Dylan shared his perspective on his relationship with Baez and her influence on his life and music in Poem to Joanie. I have shared an excerpt below, a moving tribute to Baez on his understanding of ‘beauty’ and its significance in his art.

Poem To Joanie (Excerpt)

by Bob Dylan

So, once more it’s winter again
An’ that means I’ll wait ’til spring
T’ ramble back t’ where I kneeled
When I first heard the ore train sing
An’ pulled the ground up by its roots
But this time I won’t use my strength
T’ pass the time yankin’ grass
While I’m waitin’ for the train t’ sound
No next time’ll be a different day
For the train might be there when I come
An’ I might wait hours for the cars t’ pass
An’ then as the echo fades
I’ll bend down an’ count the strands a grass
But one thing that’s bound t’ be
Is that instead a pullin’ at the earth
I’ll jus’ pet it as a friend
An’ when that train engine comes near
I’ll nod my head t’ the big brass wheels
An’ say “howdy” t’ the engineer
An’ yell that Joanie says hello
An’ watch the train man scratch his head
An’ wonder what I meant by that
An’ I’ll stand up an’ remember when
A rock was flung by a devil child
An’ I’ll walk my road somewhere between
The unseen green an’ the jet – black train
An’ I’ll sing my song like a rebel wild
For it’s that I am an’ can’t deny
But at least I’ll know not t’ hurt
Not t’ push
Not t’ ache
An’ God knows … not t’ try –

Borderless And Open The Days Go On

Ivor Gurney (1890 – 1937)

with his words
in my head
I slept for thirty
or forty forevers
while the grass shrieked
and the trees tremored…

Deborah Landau

September

By Deborah Landau 
 
Dazzling emptiness of the black green end of summer no one
running in the yard pulse pulse the absence.
 
Leave them not to the empty yards.
 
They resembled a family. Long quiet hours. Sometimes
one was angry sometimes someone called her “wife”
someone’s hair receding.
 
An uptick in the hormone canopy embodied a restlessness
and oh what to do with it.
 
(How she arrived in a hush in a looking away and not looking.)
 
It had been some time since richness intangible
and then they made a whole coat of it.
 
Meanwhile August moved toward its impervious finale.
A mood by the river. Gone. One lucid rush carrying them along.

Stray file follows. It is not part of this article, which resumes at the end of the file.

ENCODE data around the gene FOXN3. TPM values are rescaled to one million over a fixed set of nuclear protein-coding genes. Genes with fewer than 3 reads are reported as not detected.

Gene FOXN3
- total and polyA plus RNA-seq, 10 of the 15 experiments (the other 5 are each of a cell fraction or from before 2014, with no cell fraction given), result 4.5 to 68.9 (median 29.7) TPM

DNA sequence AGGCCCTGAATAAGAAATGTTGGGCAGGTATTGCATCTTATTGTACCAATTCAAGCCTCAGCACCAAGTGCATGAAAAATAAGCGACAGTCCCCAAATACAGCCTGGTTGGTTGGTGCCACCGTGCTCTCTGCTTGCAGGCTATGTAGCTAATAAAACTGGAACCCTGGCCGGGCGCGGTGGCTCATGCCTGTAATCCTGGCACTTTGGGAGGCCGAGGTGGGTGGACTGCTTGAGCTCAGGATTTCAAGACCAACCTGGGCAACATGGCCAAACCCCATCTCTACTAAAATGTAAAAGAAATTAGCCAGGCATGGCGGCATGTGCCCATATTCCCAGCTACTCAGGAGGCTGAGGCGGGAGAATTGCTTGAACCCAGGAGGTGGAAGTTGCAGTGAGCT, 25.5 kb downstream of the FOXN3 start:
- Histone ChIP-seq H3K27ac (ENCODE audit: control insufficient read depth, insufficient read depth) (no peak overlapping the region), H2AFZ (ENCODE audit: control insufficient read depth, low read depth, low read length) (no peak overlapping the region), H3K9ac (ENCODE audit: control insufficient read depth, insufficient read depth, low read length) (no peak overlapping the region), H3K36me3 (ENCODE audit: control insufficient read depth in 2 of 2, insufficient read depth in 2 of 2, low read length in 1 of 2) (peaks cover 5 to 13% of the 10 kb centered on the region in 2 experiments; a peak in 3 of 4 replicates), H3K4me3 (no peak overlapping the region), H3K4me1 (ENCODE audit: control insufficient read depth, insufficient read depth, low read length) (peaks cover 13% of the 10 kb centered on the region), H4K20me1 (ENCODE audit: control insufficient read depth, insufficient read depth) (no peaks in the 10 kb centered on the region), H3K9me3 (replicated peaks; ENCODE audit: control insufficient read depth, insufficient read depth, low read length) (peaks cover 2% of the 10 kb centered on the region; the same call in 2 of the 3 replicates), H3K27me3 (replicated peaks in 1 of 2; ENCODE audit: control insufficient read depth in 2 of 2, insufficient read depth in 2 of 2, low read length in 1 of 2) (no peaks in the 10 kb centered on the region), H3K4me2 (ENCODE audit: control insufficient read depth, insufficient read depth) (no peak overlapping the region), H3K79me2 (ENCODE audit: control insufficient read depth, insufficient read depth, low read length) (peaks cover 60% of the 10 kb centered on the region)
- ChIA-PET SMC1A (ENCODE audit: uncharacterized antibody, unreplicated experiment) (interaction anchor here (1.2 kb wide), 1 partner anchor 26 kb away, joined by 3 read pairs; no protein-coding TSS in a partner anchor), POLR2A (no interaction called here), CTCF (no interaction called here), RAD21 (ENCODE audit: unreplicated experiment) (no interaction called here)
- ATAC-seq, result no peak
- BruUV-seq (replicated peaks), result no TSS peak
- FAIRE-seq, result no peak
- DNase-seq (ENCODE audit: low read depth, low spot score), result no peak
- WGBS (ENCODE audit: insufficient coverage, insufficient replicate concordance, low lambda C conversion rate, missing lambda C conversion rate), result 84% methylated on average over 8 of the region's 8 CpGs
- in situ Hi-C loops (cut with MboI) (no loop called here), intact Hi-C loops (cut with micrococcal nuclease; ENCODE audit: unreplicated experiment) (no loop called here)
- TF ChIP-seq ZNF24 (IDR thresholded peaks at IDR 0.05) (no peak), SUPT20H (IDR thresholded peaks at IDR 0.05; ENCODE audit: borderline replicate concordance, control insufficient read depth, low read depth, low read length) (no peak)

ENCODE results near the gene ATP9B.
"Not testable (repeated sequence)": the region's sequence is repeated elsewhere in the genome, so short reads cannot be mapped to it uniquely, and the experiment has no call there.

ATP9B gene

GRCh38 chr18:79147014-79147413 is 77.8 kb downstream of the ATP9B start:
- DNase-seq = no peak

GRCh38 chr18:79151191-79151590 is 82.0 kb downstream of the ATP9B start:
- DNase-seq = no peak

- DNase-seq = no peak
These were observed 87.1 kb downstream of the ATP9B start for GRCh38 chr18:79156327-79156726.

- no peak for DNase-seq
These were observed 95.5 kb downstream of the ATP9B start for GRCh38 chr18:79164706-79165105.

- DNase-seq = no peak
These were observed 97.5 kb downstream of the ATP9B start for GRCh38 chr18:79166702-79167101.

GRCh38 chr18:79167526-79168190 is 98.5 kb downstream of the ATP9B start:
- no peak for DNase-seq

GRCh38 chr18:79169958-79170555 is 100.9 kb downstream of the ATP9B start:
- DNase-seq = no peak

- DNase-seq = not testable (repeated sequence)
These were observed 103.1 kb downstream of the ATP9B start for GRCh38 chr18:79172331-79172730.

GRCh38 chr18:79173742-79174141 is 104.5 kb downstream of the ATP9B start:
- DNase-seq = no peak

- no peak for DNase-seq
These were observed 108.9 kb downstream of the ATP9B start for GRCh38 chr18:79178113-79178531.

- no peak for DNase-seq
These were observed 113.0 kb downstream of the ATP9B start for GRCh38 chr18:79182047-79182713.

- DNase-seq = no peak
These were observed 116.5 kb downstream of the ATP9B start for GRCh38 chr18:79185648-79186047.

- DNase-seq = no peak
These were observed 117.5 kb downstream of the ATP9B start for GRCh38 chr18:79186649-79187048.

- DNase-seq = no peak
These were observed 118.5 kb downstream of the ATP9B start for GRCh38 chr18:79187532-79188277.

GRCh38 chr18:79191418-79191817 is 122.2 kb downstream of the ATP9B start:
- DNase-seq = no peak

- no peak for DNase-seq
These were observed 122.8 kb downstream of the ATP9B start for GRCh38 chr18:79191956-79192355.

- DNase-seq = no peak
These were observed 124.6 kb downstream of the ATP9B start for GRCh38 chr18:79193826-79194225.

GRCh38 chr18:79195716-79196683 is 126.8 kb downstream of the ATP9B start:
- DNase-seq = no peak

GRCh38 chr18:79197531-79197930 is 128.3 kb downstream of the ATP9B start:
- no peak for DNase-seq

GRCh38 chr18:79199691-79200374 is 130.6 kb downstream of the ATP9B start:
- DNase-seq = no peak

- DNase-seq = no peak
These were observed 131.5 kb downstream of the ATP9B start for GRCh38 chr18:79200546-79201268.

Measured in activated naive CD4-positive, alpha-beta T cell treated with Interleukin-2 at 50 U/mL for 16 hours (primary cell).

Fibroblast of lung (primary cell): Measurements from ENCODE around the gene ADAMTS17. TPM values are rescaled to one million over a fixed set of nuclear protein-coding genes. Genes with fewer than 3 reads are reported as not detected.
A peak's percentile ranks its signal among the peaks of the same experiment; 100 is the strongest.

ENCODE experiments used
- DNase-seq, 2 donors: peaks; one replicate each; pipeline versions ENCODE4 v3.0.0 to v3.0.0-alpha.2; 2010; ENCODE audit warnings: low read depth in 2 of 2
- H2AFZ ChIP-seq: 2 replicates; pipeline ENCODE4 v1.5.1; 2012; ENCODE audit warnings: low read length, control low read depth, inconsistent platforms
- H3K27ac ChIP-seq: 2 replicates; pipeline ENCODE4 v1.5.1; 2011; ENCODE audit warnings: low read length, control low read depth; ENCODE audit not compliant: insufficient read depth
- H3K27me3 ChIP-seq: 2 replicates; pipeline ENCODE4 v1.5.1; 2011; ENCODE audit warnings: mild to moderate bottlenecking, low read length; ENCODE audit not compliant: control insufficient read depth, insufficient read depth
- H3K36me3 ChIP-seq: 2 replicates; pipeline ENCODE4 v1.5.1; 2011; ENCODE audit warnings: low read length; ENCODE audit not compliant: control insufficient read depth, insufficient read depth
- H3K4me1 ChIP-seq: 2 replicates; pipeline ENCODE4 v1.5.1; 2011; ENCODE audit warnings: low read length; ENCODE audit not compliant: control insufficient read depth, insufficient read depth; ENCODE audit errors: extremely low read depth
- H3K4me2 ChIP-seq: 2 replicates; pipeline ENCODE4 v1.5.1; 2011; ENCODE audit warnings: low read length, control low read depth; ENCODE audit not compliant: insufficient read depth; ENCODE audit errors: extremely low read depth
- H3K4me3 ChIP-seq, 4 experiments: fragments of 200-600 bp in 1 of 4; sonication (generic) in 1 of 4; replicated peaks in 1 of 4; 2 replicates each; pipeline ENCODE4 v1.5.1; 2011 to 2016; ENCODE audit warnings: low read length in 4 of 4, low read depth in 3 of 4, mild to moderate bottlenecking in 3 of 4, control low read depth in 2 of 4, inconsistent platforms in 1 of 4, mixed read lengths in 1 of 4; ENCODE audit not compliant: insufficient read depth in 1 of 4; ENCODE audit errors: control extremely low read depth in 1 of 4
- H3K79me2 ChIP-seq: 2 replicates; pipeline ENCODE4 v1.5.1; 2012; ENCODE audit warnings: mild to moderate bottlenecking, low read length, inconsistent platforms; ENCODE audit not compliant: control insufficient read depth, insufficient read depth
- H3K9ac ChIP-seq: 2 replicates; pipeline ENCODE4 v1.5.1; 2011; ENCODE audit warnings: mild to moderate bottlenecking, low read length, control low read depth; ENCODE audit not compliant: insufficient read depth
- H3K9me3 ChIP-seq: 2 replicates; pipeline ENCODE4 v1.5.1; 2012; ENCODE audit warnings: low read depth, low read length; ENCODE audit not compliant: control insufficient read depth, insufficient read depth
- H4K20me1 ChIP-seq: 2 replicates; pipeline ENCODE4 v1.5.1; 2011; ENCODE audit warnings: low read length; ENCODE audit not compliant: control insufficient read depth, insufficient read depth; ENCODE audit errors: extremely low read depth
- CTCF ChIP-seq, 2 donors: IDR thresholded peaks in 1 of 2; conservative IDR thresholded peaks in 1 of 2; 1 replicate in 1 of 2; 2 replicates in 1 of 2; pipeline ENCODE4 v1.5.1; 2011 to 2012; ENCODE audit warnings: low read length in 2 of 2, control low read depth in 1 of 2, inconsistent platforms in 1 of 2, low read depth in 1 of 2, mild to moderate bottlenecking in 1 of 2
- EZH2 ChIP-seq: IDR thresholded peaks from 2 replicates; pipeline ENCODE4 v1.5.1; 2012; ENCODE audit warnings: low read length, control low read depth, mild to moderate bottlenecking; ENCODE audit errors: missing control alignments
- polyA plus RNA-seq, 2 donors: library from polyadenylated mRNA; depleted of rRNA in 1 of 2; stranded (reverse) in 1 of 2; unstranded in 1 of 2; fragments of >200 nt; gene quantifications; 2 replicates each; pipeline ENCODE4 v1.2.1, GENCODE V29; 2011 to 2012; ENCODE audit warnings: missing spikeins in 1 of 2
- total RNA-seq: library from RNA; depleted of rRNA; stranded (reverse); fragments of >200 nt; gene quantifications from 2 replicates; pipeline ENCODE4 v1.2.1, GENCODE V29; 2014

Borderless and open the days go on—
 

A friend of Ivor Gurney’s described him as being “so sane in his insanity.”  Gurney spent the last 15 years of his life in psychiatric hospitals in England, believing himself to actually be Shakespeare for a portion of that time.   A self described composer more than poet or playwright, he wrote more than 300 songs in his lifetime.  Only a small fraction of his music has been performed or recorded.
 
Born in the city of Gloucester in 1890, Gurney was fascinated by music. As a boy he studied under the organist, Dr Herbert Brewer at the Gloucester Cathedral.  Following his service in WWI, he was awarded a scholarship to the Royal College of Music to study composition with Sir Charles Stanford.  But life’s challenges intervened and a nervous breakdown interrupted his studies.
 
However Gurney is an inspiration of resilience. Despite worsening mental and physical health in his early 30’s, the early years of his commitment were productive creatively.  Its unclear how much of his mental illness was attributable to PTSD from the war or the physical impact of being gassed in the trenches but his mental health deteriorated over time until he was unable to continue as an artist the final few years of his life.  His cause of death was tuberculosis, which was rampant in the locked wards of mental institutions of the time.
 
I find it interesting to pair modern poets with counterparts from a 100 years ago.  Some similar ideas run through these two poems around the impermanence of permanence and how the external world moves on without us, regardless of the machinations of our inner life. 
 
 

Sonnet – September 1922

by Ivor Gurney

Fierce indignation is best understood by those
Who have time or no fear, or a hope in its real good.
One loses it with a filed soul or in sentimental mood.
Anger is gone with sunset, or flows as flows
The water in easy mill-runs; the earth that ploughs
Forgets protestation in its turning, the rood
Prepares, considers, fulfils; and the poppy’s blood
Makes old the old changing of the headland’s brows.

But the toad under the harrow toadiness
Is known to forget, and even the butterfly
Has doubts of wisdom when that clanking thing goes by
And’s not distressed. A twisted thing keeps still –
That thing easier twisted than a grocer’s bill –
And no history of November keeps the guy.